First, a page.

The first patient is treated with particle therapy at Aarhus University Hospital
Birthe Rasmussen was the first patient to receive treatment at Danish Centre for Particle Therapy (photo: Tonny Foghmar).
On 29 January the first patient was treated at Danish Centre for Particle Therapy
Tuesday the 29 January was a great day at Danish Centre for Particle Therapy. After several years of preparing buildings and installing equipment, the first patient was welcomed.
- This is a milestone in cancer treatment in Denmark. This is a national centre and I am pleased that the centre will be able to treat all Danish patients in need of particle therapy, says Chairman of the Regional Council in Central Denmark Region, Anders Kühnau.
First patient has a brain tumour
Particle therapy is a new and gentle type of radiation therapy. The first patients at Danish Centre for Particle Therapy receive treatment for benign tumours in the brain. They are treated with particle therapy because the tumour cannot be surgically removed.
- We feel great that we have now treated the first patient. It is very satisfying for all employees at the centre – doctors, radiation therapists, physicists and technicians – who have worked towards this goal for several years, says Morten Høyer, Head Consultant at Danish Centre for Particle Therapy.
- In the first month we treat patients with benign brain tumours. In February we expand treatment to comprise a number of different types of cancer, says Morten Høyer.
The first children and adolescents with cancer will receive particle therapy from April this year. By the end of 2019, all Danish patients in need of particle therapy will be treated at Danish Centre for Particle Therapy instead of being sent abroad for treatment.
Several years have been spent on preparations
Danish Centre for Particle Therapy is a national centre located at Aarhus University Hospital. The equipment has been financed by A.P. Møller and wife Chastine Mc-Kinney Møllers Fond til almene Formaal.
The first sod was cut for Danish Centre for Particle Therapy in 2015. Since then, comprehensive construction work has been ongoing and equipment has been bought and installed.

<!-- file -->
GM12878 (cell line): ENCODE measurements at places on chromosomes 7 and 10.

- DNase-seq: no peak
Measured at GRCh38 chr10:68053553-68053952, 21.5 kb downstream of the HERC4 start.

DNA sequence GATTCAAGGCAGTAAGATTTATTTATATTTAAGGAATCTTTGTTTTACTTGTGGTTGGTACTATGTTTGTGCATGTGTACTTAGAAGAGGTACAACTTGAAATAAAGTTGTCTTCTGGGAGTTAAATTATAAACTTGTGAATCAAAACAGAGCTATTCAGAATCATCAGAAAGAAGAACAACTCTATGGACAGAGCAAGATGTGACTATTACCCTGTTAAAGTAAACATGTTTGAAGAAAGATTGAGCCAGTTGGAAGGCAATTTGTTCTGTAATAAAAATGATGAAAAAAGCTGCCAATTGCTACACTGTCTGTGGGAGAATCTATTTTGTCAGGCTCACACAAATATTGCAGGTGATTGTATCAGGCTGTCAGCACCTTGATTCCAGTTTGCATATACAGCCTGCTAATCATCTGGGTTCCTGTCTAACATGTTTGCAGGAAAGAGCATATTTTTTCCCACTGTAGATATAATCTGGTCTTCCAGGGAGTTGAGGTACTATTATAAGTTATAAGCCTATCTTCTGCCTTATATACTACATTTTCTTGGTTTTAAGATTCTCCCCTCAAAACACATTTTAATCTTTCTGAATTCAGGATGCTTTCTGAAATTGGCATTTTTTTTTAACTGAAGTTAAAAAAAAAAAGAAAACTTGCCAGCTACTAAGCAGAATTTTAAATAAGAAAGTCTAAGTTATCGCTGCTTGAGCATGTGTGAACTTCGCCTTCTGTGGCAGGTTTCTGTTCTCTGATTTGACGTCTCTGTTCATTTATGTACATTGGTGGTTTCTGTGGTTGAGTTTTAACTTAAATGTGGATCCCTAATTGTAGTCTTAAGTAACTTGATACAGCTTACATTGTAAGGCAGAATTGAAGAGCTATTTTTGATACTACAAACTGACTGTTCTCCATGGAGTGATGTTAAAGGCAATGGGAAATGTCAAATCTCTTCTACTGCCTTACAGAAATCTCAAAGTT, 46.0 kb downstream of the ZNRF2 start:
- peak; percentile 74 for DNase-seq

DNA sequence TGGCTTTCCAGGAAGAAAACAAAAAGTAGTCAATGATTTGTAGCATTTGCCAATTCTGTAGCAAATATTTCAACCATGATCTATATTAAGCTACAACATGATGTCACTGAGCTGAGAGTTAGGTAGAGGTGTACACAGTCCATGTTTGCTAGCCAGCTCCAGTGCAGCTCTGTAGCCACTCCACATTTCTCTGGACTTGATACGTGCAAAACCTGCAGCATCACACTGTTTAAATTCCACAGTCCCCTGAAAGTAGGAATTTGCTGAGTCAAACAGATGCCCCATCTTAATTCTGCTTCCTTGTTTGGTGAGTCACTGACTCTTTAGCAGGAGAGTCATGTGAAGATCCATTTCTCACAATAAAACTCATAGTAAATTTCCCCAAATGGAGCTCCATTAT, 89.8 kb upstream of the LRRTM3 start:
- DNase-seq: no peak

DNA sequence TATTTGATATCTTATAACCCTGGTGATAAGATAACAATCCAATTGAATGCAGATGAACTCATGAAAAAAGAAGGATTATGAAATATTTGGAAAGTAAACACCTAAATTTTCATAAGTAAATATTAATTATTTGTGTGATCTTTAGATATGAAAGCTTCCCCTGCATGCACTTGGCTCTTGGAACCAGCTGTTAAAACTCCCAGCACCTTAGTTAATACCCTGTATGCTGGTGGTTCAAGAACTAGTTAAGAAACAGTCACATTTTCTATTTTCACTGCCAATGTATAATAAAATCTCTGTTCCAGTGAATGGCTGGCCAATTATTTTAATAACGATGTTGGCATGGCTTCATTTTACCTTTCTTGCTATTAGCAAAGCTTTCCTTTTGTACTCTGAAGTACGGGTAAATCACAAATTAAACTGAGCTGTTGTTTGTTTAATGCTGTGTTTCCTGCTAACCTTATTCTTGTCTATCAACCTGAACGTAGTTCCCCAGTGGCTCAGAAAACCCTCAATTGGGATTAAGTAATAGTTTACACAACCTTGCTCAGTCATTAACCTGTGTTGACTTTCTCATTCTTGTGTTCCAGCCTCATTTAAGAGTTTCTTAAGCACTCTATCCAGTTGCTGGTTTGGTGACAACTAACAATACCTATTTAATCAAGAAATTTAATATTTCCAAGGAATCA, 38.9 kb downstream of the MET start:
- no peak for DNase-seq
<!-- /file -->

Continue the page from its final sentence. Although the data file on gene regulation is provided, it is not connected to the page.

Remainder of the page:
Perspectives for cancer treatment
The equipment consists of a cyclotron, which can accellerate protons (particles) for use in the three treatment rooms. In future, the centre will be able treat 1100 patients annually; each patient receives an average of 30 treatments.
- Danish Centre for Particle Therapy gives us huge possibilities to develop cancer treatment and research nationally and internationally, says Claus Thomsen, Chief Medical Director at Aarhus University Hospital.
- Particle therapy is a new and gentle type of radiation therapy. Particle therapy provides a precise and concentrated radiation dose; at the same time the dose affecting the surrounding normal tissue is low. This means that particle therapy has a less damaging effect compared to standard radiation therapy.
- Danish Centre for Particle Therapy is a national centre, which will treat patients from all over Denmark. Guidelines for selection and referral of patients to particle therapy are made in a collaboration between Danish departments of cancer and Danish Multidisciplinary Cancer Groups.
- Buildings and equipment for radiation therapy are financed by contributions from A.P. Møller Fonden, the Danish government and Central Denmark Region. To total costs amount to DKK 800 million.
- Read more about particle therapy at the website for Danish Centre for Participle Therapy: http://www.en.auh.dk/departments/the-danish-centre-for-particle-therapy/